strong talent for drawing, being totally destitute of the dexterity of a London shopman, so well described by Dr. Johnson, was sent away from the counter as a booby, and placed under the late Mr. James Basire, an Artist well known for many years as Engraver to the Society of Antiquaries. From him he learned the mechanical part of his art, and as he drew carefully, and copied faithfully, his master frequently and confidently employed him to make drawings from monuments to be engraven.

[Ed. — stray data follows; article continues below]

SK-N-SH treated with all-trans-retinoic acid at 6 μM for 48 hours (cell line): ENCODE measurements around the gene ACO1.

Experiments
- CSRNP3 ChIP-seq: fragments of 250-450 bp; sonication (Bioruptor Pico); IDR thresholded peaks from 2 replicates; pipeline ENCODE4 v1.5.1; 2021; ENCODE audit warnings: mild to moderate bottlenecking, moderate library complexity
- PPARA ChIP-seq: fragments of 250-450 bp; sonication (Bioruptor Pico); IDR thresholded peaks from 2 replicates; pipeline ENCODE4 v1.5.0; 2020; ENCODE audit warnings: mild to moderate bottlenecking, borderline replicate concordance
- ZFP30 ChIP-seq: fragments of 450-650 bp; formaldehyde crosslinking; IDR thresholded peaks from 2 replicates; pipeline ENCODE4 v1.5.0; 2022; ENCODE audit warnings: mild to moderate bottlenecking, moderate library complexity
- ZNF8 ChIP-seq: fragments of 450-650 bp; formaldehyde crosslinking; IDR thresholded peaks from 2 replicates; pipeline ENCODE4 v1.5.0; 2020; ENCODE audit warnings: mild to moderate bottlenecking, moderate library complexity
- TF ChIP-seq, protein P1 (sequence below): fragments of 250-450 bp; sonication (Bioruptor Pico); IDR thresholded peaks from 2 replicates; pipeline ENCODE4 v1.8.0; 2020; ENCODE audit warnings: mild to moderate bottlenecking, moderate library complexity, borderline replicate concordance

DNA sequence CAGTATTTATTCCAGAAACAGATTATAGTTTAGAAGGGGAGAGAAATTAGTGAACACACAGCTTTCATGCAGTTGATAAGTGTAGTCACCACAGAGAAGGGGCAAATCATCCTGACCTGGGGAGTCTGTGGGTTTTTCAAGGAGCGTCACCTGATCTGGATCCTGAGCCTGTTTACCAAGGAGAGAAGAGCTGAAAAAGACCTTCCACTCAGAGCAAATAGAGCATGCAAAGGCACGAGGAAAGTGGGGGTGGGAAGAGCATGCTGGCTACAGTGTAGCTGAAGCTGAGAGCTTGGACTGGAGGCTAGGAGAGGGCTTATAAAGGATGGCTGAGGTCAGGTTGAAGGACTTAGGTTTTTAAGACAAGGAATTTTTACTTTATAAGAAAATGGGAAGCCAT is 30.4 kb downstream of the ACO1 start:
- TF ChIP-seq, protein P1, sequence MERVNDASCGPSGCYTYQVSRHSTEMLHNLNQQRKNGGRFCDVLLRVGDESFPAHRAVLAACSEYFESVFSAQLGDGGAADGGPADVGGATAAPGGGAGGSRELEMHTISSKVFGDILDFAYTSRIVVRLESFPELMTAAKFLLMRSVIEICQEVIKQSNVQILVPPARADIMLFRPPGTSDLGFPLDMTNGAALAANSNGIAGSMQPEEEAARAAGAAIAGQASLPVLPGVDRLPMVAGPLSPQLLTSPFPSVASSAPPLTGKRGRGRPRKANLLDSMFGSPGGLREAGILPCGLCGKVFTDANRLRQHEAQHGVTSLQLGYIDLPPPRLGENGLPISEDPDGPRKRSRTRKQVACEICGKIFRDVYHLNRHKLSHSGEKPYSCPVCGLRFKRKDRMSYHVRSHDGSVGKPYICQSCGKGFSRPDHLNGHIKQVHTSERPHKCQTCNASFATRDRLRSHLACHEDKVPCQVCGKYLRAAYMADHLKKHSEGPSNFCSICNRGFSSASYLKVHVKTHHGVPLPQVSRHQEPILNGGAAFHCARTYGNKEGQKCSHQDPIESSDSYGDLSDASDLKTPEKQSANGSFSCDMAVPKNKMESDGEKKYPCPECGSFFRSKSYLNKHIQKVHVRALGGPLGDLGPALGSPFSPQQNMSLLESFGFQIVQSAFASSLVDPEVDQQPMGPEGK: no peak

After leaving his instructor, in whose house he had conducted himself with the strictest propriety, he became acquainted with Flaxman, the Sculptor, through his friend Stothard, and was also honoured by an introduction to the accomplished Mrs. Mathew, whose house. No. 27, in Rathbone-place, was then frequented by most of the literary and talented people of the day. This lady, to whom I also had the honour of being known, and whose door and purse were constantly open and ready to cherish persons of genius who stood in need of assistance in their learned and arduous pursuits, worldly concerns, or inconveniences,—was so extremely zealous in promoting the celebrity of Blake, that upon hearing him read some of his early efforts in poetry, she thought